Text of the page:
A House-passed emergency spending bill that would beef up security efforts along the Mexican border has stalled in the Senate, even though Democrats and Republicans both support the funding.
Holding up the bill is a dispute between Republicans who insist that the spending be offset with unused economic stimulus money and Democrats who don't want to jeopardize funding for Recovery Act projects already under way.
Shortly before heading out for its summer recess, the House last week approved the stand-alone supplemental spending bill, which House Democrats crafted to provide $701 million in emergency border security funds.
Among other things, the funding would pay for 1,200 new Border Patrol agents, 500 more Customs and Border Protection officers, three new forward operating bases and two additional Predator unmanned aerial vehicles. The bill included $201 million in offsets, while the rest was unfunded.
Senate Democrats originally tried to add $500 million in border security funding to the emergency spending supplemental for the wars in Iraq and Afghanistan, but Republicans objected and argued that the funding was not offset and would worsen the nation's debt.
Senate Democrats believe they would meet the same resistance if they tried to bring the stand-alone House bill to the floor. "At this point we do not have an indication that Republicans have changed their minds about giving us consent to move the House border security bill," a Senate Democratic aide said.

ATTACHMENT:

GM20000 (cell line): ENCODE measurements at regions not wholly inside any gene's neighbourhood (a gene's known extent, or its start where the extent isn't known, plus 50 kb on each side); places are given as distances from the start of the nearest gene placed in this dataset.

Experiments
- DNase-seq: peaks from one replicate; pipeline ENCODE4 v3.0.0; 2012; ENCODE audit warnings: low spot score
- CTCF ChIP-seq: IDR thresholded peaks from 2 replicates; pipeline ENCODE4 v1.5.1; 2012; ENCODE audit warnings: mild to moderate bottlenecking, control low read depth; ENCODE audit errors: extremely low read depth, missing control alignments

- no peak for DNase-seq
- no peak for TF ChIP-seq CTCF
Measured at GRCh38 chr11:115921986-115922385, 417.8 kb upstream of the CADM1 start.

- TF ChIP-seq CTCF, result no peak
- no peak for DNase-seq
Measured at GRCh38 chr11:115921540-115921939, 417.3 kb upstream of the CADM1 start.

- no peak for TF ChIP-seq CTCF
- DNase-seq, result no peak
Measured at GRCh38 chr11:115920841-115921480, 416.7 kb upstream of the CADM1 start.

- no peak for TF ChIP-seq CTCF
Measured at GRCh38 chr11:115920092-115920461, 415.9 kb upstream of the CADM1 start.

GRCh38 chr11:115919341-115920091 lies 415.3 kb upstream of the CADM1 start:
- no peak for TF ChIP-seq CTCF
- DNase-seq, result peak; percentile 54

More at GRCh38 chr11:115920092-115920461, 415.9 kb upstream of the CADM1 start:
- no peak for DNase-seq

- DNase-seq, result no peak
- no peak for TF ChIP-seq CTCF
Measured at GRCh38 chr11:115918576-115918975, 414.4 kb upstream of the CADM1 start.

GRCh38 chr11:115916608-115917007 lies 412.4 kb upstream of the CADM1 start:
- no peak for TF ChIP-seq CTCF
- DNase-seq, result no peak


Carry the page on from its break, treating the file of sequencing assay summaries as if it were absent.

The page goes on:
A Republican aide countered: "My response is that it's ridiculous that Democrat leadership can speak to what Senate Republicans would do.
"There's a genuine desire to approve a border security funding bill," the aide added. "Why must the disagreement always boil down to whether we pay for it now, or shoulder future generations with the tab?"
Arizona Republican Sens. John McCain and Jon Kyl introduced a stand-alone border security supplemental spending bill last week that essentially mirrors the House bill but is offset with unused stimulus funding.
"The legislation we introduced ... will provide additional resources to help gain control of our border, without impacting our nation's deficit," they said in a joint statement last week. "It is our hope that Democratic majority will swiftly work with us to ensure passage of this bill."
That effort drew criticism from House Homeland Security Appropriations Subcommittee Chairman Rep. David Price, D-N.C.
"Since the Senate bill doesn't identify where the Recovery Act cuts would come from, we can only speculate about the worthwhile programs that would have to be scrapped," Price said in a statement Friday. "For example, there are major energy infrastructure investments, transportation projects, and even tactical border communications and border station construction projects that could be put on the chopping block. This reeks of election-year political games."
There were no indications Tuesday that Senate Democratic leaders would allow the McCain-Kyl bill to come to the floor for a vote.